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Coffee linked to lower depression risk

October 18, 2011 By Christine O'Brien 

I’m a big fan of coffee.

With a hot cup of joe in my hands, I can take on anything the day throws my way. It’s definitely up there on my list of “best ways to start the morning.”

But could drinking coffee actually be benefiting my mental health?

According to a study in the Archives of Internal Medicine…it could be.

In the study, 50,739 women who had no depressive symptoms answered questionnaires from 1996 to 2006. These questionnaires tracked their coffee consumption and any diagnosis of depression or prescriptions for antidepressants.

The women also tracked other factors including weight, hormone use, exercise level, whether or not they smoked, and other general depression risk factors.

When all was said and done, the women who drank caffeinated coffee on a regular basis came out with a 20 percent lower risk of depression than women who had only one cup or fewer per week. Decaf showed no association with depression risk.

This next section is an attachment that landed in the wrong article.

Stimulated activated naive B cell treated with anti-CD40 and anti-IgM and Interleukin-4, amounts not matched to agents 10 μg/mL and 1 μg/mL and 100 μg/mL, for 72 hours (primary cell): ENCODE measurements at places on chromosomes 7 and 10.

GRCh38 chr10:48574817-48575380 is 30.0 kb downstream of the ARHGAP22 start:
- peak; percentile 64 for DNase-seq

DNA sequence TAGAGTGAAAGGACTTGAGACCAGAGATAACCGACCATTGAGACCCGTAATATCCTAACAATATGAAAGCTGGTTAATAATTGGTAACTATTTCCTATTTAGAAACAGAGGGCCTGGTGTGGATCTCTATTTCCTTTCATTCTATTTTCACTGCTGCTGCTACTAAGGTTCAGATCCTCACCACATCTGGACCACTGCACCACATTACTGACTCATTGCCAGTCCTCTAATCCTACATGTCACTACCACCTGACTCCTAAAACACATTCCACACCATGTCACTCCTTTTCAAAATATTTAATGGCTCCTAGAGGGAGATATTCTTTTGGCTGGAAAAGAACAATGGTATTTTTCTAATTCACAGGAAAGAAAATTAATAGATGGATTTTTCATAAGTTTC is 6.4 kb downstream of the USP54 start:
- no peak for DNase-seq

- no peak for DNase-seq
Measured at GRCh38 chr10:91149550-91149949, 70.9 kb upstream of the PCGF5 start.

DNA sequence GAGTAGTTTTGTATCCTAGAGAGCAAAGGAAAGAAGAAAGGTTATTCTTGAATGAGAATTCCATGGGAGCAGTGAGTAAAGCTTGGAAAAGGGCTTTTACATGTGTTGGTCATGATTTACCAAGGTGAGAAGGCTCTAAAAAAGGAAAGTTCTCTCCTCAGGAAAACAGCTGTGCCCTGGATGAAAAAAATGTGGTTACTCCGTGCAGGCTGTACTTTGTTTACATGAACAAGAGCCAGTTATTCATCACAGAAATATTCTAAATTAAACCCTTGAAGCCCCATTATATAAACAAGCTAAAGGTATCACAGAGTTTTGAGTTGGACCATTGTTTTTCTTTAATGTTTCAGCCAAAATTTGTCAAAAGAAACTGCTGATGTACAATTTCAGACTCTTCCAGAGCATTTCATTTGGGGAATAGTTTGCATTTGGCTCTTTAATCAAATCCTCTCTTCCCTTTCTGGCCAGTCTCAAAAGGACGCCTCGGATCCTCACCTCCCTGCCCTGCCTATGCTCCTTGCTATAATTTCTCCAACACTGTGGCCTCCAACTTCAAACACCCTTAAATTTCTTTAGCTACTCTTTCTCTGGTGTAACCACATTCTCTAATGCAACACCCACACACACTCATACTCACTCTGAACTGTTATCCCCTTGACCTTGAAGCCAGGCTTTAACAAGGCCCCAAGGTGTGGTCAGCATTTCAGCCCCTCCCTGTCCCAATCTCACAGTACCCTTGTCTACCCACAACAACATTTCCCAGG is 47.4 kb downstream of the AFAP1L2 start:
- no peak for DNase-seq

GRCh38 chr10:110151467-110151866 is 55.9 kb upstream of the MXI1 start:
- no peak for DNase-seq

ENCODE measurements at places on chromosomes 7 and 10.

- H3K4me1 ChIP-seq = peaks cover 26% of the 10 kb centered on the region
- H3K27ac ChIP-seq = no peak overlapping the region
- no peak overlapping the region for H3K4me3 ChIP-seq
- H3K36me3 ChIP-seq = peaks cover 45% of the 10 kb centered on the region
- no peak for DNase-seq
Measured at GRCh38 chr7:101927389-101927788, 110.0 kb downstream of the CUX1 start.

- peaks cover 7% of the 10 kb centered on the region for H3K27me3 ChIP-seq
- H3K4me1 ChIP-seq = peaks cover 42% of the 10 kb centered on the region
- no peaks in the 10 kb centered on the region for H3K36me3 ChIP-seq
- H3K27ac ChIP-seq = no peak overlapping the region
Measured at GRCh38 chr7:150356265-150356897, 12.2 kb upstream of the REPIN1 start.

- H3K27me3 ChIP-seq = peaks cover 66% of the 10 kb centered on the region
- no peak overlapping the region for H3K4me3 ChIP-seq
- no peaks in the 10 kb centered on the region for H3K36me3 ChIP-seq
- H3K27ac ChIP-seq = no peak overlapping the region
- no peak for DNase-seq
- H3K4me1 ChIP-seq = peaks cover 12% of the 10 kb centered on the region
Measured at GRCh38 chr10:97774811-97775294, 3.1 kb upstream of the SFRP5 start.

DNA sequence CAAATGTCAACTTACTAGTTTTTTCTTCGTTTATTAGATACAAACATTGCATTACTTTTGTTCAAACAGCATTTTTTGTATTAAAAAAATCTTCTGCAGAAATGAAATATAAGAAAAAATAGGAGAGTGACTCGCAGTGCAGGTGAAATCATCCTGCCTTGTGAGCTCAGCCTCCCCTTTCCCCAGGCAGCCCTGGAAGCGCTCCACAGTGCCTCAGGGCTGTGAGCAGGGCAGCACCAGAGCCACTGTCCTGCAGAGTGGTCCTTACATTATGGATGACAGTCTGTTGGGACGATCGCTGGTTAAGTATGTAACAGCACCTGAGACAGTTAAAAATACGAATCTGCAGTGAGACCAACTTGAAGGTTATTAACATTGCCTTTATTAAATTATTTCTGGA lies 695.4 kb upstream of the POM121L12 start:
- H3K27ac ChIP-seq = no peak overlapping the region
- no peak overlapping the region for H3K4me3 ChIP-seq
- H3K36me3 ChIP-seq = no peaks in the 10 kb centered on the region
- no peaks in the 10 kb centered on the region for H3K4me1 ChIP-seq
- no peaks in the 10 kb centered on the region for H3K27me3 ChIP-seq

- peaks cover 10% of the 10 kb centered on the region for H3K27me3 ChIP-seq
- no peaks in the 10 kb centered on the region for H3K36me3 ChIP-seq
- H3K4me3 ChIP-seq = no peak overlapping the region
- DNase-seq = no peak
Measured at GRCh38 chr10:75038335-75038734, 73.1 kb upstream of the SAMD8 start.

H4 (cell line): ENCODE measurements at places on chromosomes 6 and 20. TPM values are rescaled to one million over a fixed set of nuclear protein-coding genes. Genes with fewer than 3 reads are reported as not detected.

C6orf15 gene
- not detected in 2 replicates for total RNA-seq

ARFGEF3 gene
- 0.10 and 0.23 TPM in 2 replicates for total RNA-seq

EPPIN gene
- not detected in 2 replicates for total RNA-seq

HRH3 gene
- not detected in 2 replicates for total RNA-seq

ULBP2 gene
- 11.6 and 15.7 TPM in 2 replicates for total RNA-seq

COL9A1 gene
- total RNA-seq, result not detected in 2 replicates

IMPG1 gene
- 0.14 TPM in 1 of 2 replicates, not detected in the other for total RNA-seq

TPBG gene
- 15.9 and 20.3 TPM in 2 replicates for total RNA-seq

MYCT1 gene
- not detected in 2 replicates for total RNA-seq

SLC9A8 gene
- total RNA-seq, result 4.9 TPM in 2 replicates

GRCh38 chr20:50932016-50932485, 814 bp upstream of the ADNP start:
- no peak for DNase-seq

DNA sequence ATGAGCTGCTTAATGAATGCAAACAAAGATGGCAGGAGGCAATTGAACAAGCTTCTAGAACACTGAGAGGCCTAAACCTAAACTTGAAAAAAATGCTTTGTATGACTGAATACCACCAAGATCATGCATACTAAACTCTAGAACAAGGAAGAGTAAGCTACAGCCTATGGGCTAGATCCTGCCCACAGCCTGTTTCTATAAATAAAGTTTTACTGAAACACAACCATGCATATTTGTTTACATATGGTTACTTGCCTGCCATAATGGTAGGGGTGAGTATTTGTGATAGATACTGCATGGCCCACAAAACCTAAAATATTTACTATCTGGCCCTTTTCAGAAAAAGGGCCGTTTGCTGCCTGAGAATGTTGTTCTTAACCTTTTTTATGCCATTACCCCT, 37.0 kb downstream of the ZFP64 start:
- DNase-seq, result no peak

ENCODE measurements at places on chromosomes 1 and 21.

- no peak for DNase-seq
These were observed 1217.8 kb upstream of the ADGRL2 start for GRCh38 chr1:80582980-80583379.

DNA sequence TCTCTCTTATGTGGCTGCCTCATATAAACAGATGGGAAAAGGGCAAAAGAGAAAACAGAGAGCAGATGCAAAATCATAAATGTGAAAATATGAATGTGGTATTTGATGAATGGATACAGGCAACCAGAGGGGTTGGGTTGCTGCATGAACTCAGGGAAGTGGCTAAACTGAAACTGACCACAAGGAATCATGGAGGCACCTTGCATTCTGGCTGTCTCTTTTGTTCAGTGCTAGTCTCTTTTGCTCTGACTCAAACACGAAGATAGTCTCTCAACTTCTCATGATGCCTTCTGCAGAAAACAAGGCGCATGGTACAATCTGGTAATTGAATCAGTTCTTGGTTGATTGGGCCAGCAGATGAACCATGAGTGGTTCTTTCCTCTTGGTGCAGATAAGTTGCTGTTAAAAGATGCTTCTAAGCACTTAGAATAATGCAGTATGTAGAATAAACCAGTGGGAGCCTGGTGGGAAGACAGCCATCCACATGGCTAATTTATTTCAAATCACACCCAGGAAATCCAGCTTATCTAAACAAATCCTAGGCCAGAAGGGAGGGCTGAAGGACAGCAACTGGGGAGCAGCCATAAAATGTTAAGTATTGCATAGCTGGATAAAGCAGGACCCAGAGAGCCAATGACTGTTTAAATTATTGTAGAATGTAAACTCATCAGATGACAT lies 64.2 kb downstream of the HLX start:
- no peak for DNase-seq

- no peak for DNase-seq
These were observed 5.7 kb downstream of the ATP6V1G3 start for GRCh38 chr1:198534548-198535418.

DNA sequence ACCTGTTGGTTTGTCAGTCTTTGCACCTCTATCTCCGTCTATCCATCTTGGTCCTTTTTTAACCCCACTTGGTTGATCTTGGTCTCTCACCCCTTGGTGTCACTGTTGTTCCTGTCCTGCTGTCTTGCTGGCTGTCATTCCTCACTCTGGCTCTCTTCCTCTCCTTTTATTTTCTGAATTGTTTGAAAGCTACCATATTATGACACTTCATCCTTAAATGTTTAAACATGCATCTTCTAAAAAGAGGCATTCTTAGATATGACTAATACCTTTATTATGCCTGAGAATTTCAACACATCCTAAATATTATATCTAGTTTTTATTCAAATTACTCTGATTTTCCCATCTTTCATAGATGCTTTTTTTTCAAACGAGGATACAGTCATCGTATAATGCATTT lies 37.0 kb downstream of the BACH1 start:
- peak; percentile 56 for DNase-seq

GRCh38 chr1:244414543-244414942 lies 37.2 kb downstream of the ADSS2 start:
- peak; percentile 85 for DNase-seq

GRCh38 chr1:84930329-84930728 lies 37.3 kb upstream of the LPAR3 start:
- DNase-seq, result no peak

This mirrors earlier studies, which found that drinking coffee was associated with a lower risk of suicide.

It is, however, the first large-scale study to explore links between coffee drinking and mental health. The researchers aren’t outright recommending women start drinking more coffee until they conduct more studies, but if you ask me it’s part of a pretty strong case for coffee drinking.

Over the past couple of years, I’ve told you about studies showing coffee consumption can help lower the risk for diabetes, brain tumors, and (this one’s for the men!) prostate cancer.

So…this alone might not be “grounds” to start brewing, but in combination with everything else you can find in our archive at, there are quite a few reasons to grab a mug!